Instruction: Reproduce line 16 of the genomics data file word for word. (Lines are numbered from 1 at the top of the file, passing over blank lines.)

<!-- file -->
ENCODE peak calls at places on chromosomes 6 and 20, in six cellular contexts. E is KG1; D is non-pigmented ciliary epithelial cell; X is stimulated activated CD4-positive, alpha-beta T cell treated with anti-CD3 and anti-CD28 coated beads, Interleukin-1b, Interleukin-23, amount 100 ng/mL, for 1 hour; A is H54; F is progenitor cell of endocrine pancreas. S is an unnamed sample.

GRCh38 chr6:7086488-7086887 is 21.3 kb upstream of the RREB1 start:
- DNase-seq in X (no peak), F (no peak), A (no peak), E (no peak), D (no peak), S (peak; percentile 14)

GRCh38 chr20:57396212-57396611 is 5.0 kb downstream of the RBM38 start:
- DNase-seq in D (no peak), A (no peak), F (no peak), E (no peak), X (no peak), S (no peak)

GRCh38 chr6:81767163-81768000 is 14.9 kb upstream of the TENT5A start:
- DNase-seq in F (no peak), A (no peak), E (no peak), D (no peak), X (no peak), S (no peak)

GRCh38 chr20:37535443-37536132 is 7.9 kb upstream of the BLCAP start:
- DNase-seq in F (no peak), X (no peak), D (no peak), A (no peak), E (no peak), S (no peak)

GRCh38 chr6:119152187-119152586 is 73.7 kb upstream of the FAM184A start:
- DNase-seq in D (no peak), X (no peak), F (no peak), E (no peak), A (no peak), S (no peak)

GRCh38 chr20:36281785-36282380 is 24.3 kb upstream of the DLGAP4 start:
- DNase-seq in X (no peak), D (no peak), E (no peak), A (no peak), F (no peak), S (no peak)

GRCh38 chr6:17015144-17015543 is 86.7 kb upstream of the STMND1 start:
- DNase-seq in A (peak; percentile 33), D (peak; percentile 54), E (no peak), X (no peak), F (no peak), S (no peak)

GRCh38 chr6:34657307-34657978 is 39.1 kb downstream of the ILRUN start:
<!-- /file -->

GRCh38 chr6:34657307-34657978 is 39.1 kb downstream of the ILRUN start: